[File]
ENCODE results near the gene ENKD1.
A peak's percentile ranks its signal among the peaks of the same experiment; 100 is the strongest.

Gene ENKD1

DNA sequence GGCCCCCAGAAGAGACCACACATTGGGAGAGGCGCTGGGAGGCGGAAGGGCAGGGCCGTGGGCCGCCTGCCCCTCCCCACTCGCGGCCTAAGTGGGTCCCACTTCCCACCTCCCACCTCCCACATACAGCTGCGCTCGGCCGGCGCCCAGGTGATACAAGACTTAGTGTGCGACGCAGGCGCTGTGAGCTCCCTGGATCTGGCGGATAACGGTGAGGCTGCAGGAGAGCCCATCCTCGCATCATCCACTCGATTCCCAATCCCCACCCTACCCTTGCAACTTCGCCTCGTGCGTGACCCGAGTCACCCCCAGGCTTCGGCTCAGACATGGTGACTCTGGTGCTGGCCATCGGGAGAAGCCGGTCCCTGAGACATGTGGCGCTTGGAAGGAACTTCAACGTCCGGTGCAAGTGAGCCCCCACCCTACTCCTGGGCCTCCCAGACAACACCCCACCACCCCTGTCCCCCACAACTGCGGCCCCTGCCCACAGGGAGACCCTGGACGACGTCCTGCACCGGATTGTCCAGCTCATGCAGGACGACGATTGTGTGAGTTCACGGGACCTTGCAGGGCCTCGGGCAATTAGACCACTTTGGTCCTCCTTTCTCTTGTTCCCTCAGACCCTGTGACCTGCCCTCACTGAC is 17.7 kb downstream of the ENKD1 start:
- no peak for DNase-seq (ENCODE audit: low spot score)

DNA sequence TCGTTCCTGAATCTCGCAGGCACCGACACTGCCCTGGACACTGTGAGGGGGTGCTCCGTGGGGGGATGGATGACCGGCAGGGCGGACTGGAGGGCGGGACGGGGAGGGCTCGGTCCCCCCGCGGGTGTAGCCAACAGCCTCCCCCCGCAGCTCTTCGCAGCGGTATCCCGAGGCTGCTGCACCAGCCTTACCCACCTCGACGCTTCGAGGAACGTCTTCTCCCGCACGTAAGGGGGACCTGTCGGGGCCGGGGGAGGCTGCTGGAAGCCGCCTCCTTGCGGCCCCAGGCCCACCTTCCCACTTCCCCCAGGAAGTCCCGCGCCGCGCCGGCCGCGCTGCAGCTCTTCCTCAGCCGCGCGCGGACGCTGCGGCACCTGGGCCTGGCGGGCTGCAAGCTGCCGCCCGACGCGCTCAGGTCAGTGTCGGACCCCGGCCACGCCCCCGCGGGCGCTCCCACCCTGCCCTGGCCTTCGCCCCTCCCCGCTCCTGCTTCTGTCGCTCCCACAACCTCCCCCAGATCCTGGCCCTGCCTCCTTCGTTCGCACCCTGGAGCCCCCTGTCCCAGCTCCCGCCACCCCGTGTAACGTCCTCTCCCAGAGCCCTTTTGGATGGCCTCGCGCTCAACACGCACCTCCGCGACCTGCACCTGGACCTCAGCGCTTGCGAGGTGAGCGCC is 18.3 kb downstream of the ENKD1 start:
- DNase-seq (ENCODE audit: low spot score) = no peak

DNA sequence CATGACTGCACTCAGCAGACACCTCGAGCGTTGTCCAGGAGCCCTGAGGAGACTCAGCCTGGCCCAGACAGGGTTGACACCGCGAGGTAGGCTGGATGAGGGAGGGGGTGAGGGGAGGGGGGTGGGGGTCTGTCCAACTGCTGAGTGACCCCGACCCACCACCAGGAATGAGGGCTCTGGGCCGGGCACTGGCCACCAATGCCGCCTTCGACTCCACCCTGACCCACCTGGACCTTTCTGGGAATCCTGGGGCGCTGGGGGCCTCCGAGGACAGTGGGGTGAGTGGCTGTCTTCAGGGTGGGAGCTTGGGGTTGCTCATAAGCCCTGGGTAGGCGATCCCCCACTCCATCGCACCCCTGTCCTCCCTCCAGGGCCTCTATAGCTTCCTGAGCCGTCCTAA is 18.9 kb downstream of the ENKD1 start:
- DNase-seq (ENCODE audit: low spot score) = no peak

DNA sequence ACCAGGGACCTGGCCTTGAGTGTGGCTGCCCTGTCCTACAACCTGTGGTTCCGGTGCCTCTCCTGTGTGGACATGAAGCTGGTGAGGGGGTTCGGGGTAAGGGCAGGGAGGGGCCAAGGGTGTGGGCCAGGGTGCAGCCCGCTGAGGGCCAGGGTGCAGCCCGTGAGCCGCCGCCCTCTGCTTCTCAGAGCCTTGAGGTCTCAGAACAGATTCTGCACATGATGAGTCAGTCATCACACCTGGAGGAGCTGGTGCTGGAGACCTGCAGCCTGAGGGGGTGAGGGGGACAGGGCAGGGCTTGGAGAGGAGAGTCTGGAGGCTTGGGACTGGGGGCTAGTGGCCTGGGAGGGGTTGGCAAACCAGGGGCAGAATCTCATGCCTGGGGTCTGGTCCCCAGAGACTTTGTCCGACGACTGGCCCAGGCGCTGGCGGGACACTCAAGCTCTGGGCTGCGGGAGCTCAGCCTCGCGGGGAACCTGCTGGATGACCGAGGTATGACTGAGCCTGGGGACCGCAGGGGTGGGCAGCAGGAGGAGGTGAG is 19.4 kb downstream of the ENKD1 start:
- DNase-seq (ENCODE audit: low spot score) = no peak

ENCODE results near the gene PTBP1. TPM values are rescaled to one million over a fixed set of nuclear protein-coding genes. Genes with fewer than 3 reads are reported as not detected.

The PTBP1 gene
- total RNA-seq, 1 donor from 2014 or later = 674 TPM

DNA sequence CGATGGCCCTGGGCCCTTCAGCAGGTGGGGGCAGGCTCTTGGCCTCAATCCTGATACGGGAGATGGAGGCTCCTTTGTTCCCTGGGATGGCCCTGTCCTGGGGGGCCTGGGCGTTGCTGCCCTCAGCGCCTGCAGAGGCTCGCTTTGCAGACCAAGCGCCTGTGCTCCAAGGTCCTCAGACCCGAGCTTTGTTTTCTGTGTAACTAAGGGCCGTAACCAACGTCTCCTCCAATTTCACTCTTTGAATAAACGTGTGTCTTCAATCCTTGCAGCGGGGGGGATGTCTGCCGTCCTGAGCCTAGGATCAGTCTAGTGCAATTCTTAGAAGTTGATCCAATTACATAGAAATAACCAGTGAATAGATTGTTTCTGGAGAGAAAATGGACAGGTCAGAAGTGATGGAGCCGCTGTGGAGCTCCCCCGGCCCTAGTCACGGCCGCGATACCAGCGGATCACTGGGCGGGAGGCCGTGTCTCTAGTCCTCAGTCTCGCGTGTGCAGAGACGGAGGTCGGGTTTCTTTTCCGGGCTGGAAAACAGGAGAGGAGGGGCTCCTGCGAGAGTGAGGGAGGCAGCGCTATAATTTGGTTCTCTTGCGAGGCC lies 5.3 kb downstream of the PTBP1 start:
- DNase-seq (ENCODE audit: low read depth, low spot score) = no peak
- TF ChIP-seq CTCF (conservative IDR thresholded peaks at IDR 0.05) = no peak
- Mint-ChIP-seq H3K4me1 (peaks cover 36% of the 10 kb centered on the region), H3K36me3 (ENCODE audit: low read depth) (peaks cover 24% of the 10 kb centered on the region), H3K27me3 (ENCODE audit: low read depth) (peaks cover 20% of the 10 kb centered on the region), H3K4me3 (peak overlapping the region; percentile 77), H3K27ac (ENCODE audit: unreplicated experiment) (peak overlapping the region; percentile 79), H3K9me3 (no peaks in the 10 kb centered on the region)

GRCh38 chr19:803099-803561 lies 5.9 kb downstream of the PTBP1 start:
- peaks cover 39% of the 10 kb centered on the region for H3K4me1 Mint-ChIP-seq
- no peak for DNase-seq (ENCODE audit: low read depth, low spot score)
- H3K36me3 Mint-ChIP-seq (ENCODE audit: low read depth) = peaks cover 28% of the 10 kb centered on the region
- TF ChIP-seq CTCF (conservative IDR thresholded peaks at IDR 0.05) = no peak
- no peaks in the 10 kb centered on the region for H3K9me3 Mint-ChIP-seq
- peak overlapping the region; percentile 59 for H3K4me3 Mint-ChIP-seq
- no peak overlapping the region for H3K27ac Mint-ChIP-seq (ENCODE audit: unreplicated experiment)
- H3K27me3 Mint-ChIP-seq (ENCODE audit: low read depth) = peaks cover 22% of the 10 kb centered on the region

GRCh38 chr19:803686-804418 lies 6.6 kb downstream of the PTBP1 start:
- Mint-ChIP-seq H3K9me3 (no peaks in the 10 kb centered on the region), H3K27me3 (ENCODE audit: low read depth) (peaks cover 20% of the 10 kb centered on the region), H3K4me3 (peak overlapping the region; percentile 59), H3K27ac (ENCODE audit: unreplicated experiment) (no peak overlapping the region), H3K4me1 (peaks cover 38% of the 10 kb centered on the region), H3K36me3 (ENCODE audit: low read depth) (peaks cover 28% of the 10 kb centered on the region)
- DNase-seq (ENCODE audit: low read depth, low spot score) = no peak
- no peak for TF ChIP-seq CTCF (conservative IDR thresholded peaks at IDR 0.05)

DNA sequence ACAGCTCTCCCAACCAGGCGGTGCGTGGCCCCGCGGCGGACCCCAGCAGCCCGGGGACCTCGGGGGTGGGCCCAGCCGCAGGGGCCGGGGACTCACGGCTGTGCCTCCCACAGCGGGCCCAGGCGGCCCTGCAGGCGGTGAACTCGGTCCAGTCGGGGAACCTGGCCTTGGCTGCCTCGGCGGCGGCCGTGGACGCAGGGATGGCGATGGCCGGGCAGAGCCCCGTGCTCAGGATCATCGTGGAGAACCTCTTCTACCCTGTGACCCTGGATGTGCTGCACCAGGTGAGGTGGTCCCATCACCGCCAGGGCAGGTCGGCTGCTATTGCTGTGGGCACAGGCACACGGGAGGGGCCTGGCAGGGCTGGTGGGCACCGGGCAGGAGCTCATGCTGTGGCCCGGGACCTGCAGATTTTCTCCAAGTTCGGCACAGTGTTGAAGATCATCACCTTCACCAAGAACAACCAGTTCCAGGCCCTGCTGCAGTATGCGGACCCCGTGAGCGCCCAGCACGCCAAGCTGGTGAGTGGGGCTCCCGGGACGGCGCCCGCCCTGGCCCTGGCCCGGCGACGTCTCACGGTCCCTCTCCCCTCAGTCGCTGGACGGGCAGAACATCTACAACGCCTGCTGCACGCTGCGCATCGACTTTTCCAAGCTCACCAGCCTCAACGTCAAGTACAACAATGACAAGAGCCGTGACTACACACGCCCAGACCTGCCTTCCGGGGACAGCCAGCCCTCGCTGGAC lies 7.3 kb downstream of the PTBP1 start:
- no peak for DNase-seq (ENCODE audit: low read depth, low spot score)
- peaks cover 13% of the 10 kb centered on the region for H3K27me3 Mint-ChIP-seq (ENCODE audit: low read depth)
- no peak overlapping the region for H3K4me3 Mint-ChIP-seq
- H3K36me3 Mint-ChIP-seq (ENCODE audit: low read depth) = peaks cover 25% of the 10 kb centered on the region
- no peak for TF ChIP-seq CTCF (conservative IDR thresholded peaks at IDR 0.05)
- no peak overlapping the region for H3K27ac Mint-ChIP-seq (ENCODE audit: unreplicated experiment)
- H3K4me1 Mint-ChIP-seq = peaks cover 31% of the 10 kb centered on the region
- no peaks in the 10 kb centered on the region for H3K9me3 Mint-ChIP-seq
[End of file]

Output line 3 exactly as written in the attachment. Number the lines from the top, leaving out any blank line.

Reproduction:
Gene ENKD1